A 34-year-old genuine antique called The Chateau is a private world of apartment-dwellers who are so distinguished they rarely even speak to each other

KEN JOHNSTONE July 16 1960


A 34-year-old genuine antique called The Chateau is a private world of apartment-dwellers who are so distinguished they rarely even speak to each other

KEN JOHNSTONE July 16 1960


A 34-year-old genuine antique called The Chateau is a private world of apartment-dwellers who are so distinguished they rarely even speak to each other


FROM THE NORTHWEST corner of Sherbrooke and Mountain streets, in central Montreal, an eleven-story latter-day chateau rises like a Walt Disney whim.

It has walls faced with buff Tyndale fossilized limestone imported from Winnipeg, doorways rich in ornamentation, battlements adorned with leering gargoyles.

It is known, in circles that make it their business to know such things, as The Chateau.

Its builders describe it as “in the style of Françoise I” (circa 1540). In fact, it is in the style of Montreal architects Ross and Macdonald with H. L. Fetherstonhaugh (circa 1926).

But what it lacks in antiquity it makes up in hauteur, and 131 pleased families call it home. Two uniformed doormen, chosen for their bulk and loyalty, guard the vaulted archways leading from Sherbrooke into the courtyard. A third mans the main entrance.

Passing children, peering upward at, in turn, the doorman’s embonpoint, the CONTINUED ON PAGE 31


Montreal’s impeccable home for the well-to-do

Continued from page 22

Gothicistic façade and the turrets above the coppery roofs, have been known to ask their parents: “Is that where Queen Elizabeth lives?”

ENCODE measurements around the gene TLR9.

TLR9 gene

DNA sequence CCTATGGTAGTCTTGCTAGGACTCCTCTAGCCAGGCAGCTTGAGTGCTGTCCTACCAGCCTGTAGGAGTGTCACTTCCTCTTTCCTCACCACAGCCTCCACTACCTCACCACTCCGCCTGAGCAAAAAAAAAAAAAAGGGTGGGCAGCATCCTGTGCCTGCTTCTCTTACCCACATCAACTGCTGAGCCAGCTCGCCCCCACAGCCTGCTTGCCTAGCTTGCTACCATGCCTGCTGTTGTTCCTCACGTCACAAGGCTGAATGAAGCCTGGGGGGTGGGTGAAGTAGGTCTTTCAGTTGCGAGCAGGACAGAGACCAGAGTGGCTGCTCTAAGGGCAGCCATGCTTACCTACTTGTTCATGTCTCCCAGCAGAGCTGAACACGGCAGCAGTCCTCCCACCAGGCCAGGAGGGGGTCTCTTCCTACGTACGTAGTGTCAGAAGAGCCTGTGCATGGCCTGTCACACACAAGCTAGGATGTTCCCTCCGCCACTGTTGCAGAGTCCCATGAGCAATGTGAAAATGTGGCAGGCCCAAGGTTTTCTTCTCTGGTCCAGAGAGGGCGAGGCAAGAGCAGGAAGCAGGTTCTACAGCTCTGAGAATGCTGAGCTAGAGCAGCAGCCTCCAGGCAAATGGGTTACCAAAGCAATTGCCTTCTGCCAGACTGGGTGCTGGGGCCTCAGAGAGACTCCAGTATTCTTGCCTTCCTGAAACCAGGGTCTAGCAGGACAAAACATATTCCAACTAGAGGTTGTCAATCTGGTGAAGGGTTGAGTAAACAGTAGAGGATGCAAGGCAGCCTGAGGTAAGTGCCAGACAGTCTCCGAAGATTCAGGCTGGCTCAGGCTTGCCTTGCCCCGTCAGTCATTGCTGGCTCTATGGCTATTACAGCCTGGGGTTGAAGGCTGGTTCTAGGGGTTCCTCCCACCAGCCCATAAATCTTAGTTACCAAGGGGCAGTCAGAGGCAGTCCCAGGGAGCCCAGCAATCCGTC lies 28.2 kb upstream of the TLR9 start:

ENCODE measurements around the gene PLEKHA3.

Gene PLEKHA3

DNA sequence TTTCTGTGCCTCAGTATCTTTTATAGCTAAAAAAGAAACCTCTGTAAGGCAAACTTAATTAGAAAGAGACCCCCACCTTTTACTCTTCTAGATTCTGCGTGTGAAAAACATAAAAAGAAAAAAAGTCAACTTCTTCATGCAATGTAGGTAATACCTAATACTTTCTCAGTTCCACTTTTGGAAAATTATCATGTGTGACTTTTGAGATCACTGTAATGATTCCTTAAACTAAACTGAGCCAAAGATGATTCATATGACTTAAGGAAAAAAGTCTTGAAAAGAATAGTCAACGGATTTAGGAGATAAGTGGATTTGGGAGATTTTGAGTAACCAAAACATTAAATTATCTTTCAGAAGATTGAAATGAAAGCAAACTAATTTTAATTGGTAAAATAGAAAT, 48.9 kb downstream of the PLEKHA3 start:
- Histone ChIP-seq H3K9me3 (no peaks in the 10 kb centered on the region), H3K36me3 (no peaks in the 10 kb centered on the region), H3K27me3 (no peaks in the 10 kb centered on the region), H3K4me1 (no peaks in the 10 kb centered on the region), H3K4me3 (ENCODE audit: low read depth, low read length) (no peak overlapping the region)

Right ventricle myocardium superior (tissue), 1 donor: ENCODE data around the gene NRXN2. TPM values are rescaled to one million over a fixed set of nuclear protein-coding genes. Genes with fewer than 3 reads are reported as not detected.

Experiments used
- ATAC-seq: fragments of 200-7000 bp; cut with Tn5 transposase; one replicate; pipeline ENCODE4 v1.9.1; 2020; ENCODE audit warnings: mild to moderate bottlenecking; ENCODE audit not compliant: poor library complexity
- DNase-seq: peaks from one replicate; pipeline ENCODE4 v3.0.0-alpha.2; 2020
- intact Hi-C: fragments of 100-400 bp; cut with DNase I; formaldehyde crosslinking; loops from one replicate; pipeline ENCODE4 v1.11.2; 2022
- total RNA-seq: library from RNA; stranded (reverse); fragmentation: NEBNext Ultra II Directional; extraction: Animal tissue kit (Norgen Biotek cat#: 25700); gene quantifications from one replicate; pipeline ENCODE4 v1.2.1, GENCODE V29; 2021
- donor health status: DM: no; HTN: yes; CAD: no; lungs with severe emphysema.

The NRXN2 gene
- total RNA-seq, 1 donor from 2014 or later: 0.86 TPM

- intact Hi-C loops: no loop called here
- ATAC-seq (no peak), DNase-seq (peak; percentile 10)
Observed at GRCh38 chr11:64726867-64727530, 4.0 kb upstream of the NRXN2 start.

It's a natural mistake. After all, the Queen’s representative. Governor - General Vanier, lived there until moving last fall to the viceregal residence in Ottawa, and past and present tenants of The Chateau include names like Lady Allan (widow' of shipping and banking magnate Sir Montagu Allan), military communications expert Brigadier Sir Frederick Carson, Lord Allenby's confidant Sir Henry Gray, an eminent surgeon, former Quebec lieutenant-governor Narcisse Perodeau, the Desmond (steamship) Clarkes, the A. L. (soap) Gregoires, the Donald (CNR) Gordons, the Berthold (fuel) Mongeaus, the Leo (mining) Timmins, and sundry members of the (beer) Molson, (department store) Morgan. (jewelry) Birks and (department store) Dupuis families. As manager J. G. Du Val told me when I asked him to identify his clients of distinction. "All our tenants are distinguished.”

In 1926, when The Chateau was built, an elegant brochure printed with all the u’s like v's blandly announced it as “Montreal's largest and most exclusive apartment house,” and in 1928, when its owner, the late Senator P. R. DuTremblay, floated a since-retired fourmillion-dollar bond issue through Royal Securities, that corporation summed up The Chateau: "From the standpoint of accommodation, exterior and interior finish and architectural design, the building is considered to be the finest apartment block in Canada.” There may be bigger apartment blocks around today, and there are certainly more modern ones, but none of them has the cachet of The Chateau.

The first time I visited The Chateau was a dozen years ago; it was an aftertheatre party given by Roy Wolvin following an opening of the annual McGill Red and White Revue, which Wolvin had directed and largely written. Wolvin, a talented songwriter and composer, lived then as now at The Chateau with his widowed mother. I will never forget that initial feeling of subdued awe, similar to my emotion on my first visit to the Tower of London, as I was greeted by a deferential doorman — my wife and I came in evening attire — and then proceeded dowm the long, vaulted, discreetly lit corridor to the lift. There a venerable liftman ushered us into the handsomely paneled cubicle and sped us silently up half a dozen floors to our friend's apartment.